Peugeot 3008 SUV review
“The Peugeot 3008 is good to drive, economical and has a great interior, making it a strong candidate for family buyers”
- Good overall practicality
- Excellent interior
- Easy to drive
- Not hugely quick
- Some options are expensive
- Seats uncomfortable for some
When the Peugeot 3008 was reborn as a fully fledged SUV, instead of a high-riding MPV, Peugeot pulled out all the stops to make the 3008 one of the best cars in a very competitive class.
Its design, build quality and practical interior were improved in every way, even beating some premium rivals, leading the 3008 to scoop numerous awards. Now, for 2021, the 3008 has been facelifted to update its looks and interior, and keep it competitive. The 3008 stands against the top-selling Nissan Qashqai, SEAT Ateca, Renault Kadjar, Volkswagen Tiguan and Ford Kuga.
A broad range of petrol and diesel engines is offered, starting with a 129bhp 1.2-litre, returning up to 48mpg. A small petrol engine sounds unconventional for an SUV, but this is our pick for town driving and anyone with a low-to-medium annual mileage. There's also a 179bhp 1.6-litre petrol capable of up to 43.3mpg, equipped with a standard eight-speed automatic transmission.
The 3008 Hybrid4 plug-in hybrid joined the line-up in 2020, and there are two versions to choose from. The four-wheel-drive Hybrid4 model produces 296bhp, offers an incredible turn of pace and uses two electric motors, while the front-wheel-drive Hybrid model has less power, only one electric motor but, importantly, a much lower price.
Besides the hybrids, the diesel models are most efficient with the entry-level 1.5-litre BlueHDi producing 128bhp, as well as a 2.0-litre diesel offering 175bhp. Of these, the 1.5-litre (badged BlueHDi 130) is the best all-rounder capable of 60.8mpg with CO2 emissions of 122-148g/km.
From behind the wheel, it’s easy to forget that the 3008 is a big car. Even in sharp corners, there’s hardly any pitch or roll to upset your passengers' stomachs, while petrol models feel a bit more lively than the diesels. The Hybrid4 carries 340kg of extra weight compared to the petrol, and you can feel it through corners. Where the petrols feel quite agile, you get the impression that the Hybrid4 isn’t as comfortable. The small steering wheel is easy to use, which is as much of a benefit in car parks as on the open road.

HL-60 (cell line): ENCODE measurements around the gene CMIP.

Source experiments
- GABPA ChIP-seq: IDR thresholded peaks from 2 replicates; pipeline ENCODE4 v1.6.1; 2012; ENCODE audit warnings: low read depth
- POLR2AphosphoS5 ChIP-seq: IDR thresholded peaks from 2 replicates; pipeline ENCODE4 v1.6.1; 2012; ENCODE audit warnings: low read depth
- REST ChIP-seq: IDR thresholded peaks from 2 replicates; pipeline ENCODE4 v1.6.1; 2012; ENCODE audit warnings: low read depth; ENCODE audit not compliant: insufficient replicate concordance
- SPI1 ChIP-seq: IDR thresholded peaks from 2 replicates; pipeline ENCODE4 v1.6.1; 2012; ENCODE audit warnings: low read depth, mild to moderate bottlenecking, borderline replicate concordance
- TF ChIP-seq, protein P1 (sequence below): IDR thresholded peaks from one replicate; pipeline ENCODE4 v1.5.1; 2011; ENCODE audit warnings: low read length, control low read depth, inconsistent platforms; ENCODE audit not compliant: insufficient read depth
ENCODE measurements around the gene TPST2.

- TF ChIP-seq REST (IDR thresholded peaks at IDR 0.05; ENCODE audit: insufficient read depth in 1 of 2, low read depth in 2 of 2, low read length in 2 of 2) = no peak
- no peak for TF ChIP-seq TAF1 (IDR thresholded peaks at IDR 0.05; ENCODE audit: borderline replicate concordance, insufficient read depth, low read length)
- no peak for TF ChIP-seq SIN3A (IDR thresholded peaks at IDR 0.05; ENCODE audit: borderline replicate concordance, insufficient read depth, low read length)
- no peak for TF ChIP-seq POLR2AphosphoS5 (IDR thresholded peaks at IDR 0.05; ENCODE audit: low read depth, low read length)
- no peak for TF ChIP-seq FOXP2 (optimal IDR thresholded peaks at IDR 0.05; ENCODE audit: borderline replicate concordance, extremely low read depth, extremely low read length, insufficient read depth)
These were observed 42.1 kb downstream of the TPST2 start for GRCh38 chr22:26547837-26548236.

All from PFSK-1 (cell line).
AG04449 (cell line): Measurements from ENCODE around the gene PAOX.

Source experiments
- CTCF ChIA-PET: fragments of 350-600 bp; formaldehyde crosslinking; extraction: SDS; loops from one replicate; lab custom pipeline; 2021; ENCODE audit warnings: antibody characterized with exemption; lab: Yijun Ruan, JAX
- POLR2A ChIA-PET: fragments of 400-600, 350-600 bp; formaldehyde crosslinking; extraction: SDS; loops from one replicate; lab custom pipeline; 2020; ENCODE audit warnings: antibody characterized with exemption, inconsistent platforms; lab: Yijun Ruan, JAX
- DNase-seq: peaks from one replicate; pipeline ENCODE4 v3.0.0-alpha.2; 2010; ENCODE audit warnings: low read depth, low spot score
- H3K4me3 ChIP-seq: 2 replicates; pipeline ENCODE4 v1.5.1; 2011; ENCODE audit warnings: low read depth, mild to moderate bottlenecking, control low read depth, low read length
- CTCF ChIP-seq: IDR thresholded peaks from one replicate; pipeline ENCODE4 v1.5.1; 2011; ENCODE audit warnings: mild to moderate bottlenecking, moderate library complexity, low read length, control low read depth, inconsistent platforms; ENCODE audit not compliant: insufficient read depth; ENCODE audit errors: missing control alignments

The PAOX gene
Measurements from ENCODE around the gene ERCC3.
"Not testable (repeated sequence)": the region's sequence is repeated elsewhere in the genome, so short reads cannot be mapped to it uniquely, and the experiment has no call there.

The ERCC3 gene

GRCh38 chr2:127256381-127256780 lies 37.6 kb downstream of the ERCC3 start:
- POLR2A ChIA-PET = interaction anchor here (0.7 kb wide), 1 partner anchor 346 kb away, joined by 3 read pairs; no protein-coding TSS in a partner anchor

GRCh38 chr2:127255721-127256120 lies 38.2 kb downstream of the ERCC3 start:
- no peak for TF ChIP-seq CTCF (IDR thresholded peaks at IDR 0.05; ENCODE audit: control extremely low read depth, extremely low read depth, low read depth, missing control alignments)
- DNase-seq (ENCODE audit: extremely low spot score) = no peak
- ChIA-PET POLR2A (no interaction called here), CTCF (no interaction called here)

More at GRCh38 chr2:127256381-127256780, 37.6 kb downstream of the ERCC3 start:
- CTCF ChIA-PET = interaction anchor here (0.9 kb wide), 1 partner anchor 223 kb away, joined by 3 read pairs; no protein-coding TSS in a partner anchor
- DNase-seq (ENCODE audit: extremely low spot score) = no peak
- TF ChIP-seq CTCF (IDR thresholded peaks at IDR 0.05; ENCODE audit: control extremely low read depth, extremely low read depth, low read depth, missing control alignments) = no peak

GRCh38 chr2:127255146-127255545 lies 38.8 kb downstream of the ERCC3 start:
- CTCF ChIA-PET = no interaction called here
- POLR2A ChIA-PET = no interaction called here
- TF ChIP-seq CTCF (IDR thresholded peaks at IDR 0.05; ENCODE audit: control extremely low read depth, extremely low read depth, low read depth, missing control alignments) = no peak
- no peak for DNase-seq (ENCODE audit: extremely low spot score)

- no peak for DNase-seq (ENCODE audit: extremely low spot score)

Another highlight is the interior design and its clever use of materials, potentially making it the French manufacturer’s best-ever place to sit. The dashboard is stylish and contemporary, but not at the cost of simplicity or ergonomics. Its eight-inch touchscreen is sharp and attractive and every 3008 is fitted with the brand’s 12.3-inch ‘i-Cockpit’ digital instrument display - a feature that’s usually found on the options list, even with premium manufacturers. Peugeot hasn't messed around with this recipe too much for the facelifted car, which is a good thing - it still feels special with a bold exterior design.
The 3008 is available in a range of trim levels, and these have been renewed for the facelifted car. They now include Active Premium, Allure, Allure Premium, GT and GT Premium. For our money, Allure offers a good blend of value and kit; the GT model is only available with the biggest diesel engine and so is rather expensive. The Hybrid versions are now available in every trim except for Active Premium, so there's greater freedom to choose a trim no matter the engine.
Practicality is also taken care of, with plenty of space in the front, and enough room in the rear seats for two adults, but three might get uncomfortable back there after a while. Boasting a 520-litre boot, the 3008 is a better load-lugger than the Nissan Qashqai, while safety is top-notch thanks to a five-star crash-test score from Euro NCAP. The 3008 came second out of 75 cars in the 2020 Driver Power satisfaction survey.